When I was young, I hated the academic insistence on precise terminology. Heck, I hate it even today. It ruins everything – the fun is destroyed before it even began precisely because some fresh out of university professor in a tight shirt insists on teaching fancy words first (and examine students‘ knowledge of such words later on via test). Only way after numerous long and boresome explanations of word meanings, synonyms, antonyms and contexts “to set the framework”, he finally says “and now we may play”. Of course, by the time he gets there it‘s already holidays and every student is recovering somewhere in the countryside, pretending to be Robin Hood or Sleeping Beauty and the like. I hated all such professors. When we were kids, we did not need to name things properly in order to use them, we just used them. A wooden branch was a stick and also a sword, lightsaber, machine gun, telescope, pillar, bow, torch, javelin, baseball bat, barbell and at the end of the day, you baked a piece of bread on it over a campfire.
As the years passed and various people attempted (mostly in vain) to rub off some wisdom on me, I came to realize that precise terminology is not there to divide, but to unite. Not to blur, but to pinpoint. Not to curtail mutual understanding, but to allow it. Not to restrict, but to set free. I still hate it, but in some areas, one cannot do without it.
As I wander through streets and boulevards of Taipei and New Taipei city, searching for the best cafés, I am starting to understand that a lack of knowledge of precise terminology is what is keeping many promising cafés down. I, a coffee hobbyist (and a little junkie), who despite endless praises of espresso and seemingly high standards can get satisfied by a cup of instant black water (but only if it‘s accompanied by a good story told by an elderly person), could make money here as a “coffee consultant.” And the first step, to ruin all the fun and excitement of baristas, who are in over their heads because their dream of owning a café is coming true, would be to teach and clarify precise terminology.
There are many beautifully designed cafés all around the city with soul and the spirit of coffee lover‘s haven. One glance at Google Maps reveals a variety of choices, all with exciting names (mostly in Mandarin characters) and wonderful photos. The expectations, then, are high, and nothing deflates them faster than a bitchslap of blissfully ignorant dude running the place. To avoid such deflations, it is v i t a l to stick to the terminological standards.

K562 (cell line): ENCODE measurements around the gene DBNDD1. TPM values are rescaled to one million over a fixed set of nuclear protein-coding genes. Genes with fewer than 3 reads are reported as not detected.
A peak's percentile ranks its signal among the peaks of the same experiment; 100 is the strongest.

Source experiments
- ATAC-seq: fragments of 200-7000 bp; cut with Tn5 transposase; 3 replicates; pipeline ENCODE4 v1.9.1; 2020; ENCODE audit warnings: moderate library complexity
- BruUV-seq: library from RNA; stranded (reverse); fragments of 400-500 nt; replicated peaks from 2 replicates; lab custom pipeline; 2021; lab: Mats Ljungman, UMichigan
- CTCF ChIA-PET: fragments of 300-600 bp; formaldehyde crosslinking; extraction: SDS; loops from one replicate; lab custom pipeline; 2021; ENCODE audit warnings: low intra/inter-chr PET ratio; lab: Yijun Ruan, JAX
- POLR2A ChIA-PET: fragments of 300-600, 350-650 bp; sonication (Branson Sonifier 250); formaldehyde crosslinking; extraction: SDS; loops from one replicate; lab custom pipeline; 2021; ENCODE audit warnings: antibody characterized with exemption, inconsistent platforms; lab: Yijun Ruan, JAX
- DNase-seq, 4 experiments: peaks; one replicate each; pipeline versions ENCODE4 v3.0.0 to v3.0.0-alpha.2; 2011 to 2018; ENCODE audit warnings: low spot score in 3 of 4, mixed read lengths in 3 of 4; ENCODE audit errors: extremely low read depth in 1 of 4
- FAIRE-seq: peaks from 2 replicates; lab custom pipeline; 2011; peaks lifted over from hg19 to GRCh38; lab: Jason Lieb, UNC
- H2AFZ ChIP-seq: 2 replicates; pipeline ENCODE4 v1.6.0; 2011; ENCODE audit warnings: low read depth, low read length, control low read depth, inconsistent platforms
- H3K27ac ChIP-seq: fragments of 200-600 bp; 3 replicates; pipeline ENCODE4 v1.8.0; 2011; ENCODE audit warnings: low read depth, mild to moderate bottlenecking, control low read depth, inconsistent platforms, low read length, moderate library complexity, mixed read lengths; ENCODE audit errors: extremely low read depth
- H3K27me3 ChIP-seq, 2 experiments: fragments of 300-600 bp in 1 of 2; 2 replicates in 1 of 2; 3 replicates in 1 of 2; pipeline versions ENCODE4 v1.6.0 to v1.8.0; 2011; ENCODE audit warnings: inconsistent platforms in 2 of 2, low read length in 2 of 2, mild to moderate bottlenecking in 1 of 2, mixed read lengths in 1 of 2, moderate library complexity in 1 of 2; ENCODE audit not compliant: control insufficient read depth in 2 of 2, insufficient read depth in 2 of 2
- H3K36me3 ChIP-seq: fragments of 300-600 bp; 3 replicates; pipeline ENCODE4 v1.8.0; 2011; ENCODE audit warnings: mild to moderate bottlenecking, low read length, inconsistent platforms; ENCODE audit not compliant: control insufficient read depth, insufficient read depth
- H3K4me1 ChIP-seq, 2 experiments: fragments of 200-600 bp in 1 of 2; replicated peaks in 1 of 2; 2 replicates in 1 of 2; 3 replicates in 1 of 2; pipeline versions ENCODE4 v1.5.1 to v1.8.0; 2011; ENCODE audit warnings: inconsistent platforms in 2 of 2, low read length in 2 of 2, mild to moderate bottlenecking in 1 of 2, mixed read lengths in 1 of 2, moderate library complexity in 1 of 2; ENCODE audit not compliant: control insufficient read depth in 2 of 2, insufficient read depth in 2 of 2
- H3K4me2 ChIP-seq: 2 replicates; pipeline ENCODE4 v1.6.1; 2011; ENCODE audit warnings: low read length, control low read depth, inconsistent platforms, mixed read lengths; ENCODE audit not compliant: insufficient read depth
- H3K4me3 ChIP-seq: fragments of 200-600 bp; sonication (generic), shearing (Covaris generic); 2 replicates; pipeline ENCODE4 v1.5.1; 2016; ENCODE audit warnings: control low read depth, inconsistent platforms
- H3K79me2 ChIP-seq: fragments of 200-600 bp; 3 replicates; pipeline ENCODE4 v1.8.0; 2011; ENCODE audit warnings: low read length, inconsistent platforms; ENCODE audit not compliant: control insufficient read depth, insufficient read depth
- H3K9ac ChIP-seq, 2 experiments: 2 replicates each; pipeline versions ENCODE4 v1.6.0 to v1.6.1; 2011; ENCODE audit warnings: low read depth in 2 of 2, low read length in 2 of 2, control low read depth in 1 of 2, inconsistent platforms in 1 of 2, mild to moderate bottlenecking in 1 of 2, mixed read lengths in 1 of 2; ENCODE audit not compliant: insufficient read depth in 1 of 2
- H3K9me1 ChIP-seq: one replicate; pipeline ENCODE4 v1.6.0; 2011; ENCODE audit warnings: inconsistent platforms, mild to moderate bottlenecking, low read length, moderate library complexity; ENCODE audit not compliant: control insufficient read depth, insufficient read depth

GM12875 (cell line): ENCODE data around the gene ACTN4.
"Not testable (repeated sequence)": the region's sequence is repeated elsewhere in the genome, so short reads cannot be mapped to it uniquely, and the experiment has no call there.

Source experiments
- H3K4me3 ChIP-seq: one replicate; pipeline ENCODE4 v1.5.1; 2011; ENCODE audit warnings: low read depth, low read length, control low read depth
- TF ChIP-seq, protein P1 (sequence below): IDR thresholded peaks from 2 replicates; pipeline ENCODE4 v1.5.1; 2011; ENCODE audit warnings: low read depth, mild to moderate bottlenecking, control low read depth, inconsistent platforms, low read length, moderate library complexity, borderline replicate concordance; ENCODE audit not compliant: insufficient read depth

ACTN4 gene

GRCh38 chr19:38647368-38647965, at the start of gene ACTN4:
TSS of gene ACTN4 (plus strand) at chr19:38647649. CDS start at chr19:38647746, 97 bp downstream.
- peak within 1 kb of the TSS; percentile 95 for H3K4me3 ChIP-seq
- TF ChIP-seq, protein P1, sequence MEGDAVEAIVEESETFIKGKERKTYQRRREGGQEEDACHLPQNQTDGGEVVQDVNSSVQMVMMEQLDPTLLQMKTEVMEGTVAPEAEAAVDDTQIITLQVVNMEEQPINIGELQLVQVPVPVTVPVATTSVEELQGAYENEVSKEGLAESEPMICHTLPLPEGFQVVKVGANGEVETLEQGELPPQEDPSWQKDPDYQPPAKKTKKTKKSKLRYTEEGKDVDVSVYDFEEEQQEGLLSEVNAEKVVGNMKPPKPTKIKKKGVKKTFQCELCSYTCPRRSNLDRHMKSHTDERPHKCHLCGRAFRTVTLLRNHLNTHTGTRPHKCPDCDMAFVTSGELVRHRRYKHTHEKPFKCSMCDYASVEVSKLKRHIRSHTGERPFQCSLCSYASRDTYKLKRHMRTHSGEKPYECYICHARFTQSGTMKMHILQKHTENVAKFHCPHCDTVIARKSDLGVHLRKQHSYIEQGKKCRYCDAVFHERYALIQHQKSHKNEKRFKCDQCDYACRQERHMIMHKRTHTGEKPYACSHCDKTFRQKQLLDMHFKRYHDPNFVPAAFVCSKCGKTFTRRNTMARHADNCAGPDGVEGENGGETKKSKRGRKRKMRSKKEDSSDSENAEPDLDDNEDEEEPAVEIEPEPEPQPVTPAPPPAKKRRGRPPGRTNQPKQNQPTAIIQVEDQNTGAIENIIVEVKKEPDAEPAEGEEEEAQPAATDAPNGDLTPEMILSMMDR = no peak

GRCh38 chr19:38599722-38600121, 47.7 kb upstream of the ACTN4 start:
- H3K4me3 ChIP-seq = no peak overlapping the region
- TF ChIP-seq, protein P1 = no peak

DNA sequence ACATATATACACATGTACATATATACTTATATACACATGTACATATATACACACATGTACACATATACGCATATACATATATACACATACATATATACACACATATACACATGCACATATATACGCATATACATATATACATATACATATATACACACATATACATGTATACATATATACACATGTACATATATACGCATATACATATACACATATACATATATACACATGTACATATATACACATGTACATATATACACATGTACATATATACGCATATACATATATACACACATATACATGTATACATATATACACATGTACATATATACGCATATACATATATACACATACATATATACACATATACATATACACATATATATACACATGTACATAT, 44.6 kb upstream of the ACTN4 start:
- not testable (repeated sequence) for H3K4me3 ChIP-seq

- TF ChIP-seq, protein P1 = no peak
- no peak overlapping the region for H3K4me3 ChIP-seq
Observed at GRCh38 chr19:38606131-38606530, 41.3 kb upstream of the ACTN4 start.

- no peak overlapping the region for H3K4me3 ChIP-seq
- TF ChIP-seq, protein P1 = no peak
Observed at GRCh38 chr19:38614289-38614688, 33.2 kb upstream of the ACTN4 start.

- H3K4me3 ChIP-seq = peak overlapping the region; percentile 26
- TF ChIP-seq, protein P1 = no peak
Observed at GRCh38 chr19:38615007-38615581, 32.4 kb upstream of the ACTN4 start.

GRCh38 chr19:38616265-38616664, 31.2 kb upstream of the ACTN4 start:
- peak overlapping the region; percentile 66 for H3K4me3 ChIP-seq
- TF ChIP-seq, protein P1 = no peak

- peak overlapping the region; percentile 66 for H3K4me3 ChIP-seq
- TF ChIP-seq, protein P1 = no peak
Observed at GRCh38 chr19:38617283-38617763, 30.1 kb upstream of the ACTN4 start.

What is internationally known as espresso and what one expects to hover +/- 5ml around the 30ml watermark, cannot and should not turn locally into 50ml pool. Un-fucking-acceptable.
Serve the espresso at the right temperature, that is 67 °C ± 3 °C in the cup. To drink an espresso is not a half-a-day event, two to three sips and off you go. This cannot be done if it is too hot. It burns the tongue, it burns the hopes of having a decent drink, and the crema is gone. That sweet crema, playful combination of shades ranging from dark brown through yellow to white-ish, is not there. It’s like a pizza without the tomato sauce – you feel cheated.
No beans are created equal and no beans are grinded in the same way.
Menus, which offer ristretto, but no espresso, are strange. They clog the computing capacity of my brain and make me stare at them with an open mouth in what seems to be an attack of stroke. Then the waitress comes in and faces the question of life, universe, and so forth: “I know you don‘t have espresso on the menu, but I wonder, would it be possible to make me a double espresso?” It is a well equipped café, which also roasts its own beans, after all. She rushes to send the crumbling universe into hellfire by saying: “Yes, we can make double shot out of ristretto.” I was baffled, and I hoped they operate on a terminology of their own, so I refrained from protesting and let the matter take care of itself. I couldn‘t therefore protest when she brought me a standard ristretto, somewhere around those 20 ml, just a sip or two too short and couple of degrees too cold. In a flash I knew: I will never come again.
After quite a few disappointments of espressos both too hot and cold, or not espresso-but-served-as-such, or called expressos, of pools of something dark and smelly, I dropped my anchor, weirdly, in a café that does not serve either espresso or ristretto at all. What they do, though, is serve delicious filtered coffee from various specialty beans and they do it well. Maybe it was me who approached the coffee business in Taipei from the wrong angle. Maybe I shall enter the café, smile, and say: bring me what you can do best, pretty please. And then, possibly, all will be fine.